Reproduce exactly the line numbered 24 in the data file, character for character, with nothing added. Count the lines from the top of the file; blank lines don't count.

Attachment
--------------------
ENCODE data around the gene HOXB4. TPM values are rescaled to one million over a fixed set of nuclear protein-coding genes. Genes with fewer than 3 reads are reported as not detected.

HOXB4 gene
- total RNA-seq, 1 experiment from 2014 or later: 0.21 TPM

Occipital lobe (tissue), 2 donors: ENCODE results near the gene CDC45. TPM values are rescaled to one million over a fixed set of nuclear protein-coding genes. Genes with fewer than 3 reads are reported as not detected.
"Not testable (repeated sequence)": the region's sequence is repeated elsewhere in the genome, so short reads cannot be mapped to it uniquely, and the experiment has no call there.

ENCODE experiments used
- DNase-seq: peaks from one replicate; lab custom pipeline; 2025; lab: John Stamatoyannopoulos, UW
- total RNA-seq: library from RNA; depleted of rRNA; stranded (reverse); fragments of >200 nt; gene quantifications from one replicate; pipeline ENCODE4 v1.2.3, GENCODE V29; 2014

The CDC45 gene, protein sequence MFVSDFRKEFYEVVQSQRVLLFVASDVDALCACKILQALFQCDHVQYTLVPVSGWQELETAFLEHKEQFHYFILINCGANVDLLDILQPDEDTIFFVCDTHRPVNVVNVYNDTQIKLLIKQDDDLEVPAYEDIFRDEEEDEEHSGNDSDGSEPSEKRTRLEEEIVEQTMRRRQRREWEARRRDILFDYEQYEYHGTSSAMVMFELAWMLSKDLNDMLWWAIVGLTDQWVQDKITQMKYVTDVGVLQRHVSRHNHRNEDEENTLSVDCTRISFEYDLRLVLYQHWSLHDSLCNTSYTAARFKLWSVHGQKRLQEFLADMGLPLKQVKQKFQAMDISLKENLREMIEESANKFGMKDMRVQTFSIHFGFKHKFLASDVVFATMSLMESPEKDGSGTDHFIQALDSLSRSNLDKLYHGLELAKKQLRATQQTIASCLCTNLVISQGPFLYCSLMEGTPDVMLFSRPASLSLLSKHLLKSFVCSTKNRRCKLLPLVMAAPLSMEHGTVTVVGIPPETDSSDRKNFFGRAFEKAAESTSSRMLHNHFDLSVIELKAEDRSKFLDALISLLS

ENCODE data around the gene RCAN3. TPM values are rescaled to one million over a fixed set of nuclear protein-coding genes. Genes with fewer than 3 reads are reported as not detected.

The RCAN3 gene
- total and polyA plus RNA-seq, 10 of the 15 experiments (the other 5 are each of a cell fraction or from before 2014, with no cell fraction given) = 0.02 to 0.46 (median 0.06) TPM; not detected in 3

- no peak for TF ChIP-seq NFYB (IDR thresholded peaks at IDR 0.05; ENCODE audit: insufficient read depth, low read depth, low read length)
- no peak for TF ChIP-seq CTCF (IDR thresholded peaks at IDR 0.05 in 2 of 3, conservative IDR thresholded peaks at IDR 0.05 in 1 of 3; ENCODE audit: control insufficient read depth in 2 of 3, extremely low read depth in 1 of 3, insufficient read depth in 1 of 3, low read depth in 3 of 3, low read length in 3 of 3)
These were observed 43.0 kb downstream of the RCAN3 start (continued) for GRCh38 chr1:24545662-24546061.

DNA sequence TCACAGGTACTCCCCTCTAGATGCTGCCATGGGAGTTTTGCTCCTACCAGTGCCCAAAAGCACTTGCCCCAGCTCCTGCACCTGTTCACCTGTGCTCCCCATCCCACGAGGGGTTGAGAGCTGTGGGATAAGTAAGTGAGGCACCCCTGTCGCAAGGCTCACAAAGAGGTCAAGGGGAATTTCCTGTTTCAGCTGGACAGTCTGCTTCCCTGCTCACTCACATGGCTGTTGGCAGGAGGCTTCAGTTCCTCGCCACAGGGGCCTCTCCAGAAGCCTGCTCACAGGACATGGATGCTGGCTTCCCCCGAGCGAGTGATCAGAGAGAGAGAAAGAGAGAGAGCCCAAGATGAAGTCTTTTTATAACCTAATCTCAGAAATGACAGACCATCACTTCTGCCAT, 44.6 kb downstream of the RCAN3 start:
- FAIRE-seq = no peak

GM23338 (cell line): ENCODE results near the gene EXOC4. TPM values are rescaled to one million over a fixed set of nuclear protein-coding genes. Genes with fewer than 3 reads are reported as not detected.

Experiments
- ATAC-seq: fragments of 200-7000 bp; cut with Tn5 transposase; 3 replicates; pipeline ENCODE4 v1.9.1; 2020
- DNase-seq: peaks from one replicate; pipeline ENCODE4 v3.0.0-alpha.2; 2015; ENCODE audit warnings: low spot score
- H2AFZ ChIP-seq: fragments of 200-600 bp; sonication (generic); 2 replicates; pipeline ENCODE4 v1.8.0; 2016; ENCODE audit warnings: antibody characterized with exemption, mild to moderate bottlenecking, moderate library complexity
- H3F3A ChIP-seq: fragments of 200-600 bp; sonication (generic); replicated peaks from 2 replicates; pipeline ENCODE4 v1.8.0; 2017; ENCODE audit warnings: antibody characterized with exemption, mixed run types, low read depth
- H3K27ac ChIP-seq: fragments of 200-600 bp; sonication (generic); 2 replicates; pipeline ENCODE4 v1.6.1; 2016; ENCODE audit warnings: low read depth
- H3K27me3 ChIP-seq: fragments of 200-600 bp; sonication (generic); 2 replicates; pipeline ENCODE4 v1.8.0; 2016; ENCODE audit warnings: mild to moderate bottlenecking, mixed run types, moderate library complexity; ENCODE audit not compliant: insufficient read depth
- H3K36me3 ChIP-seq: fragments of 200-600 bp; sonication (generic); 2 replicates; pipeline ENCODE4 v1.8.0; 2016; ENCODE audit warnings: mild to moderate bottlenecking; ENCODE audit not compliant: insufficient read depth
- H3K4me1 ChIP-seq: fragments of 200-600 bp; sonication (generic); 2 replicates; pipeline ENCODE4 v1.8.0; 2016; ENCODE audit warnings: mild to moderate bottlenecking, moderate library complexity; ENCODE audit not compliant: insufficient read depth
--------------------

- H3K27ac ChIP-seq: fragments of 200-600 bp; sonication (generic); 2 replicates; pipeline ENCODE4 v1.6.1; 2016; ENCODE audit warnings: low read depth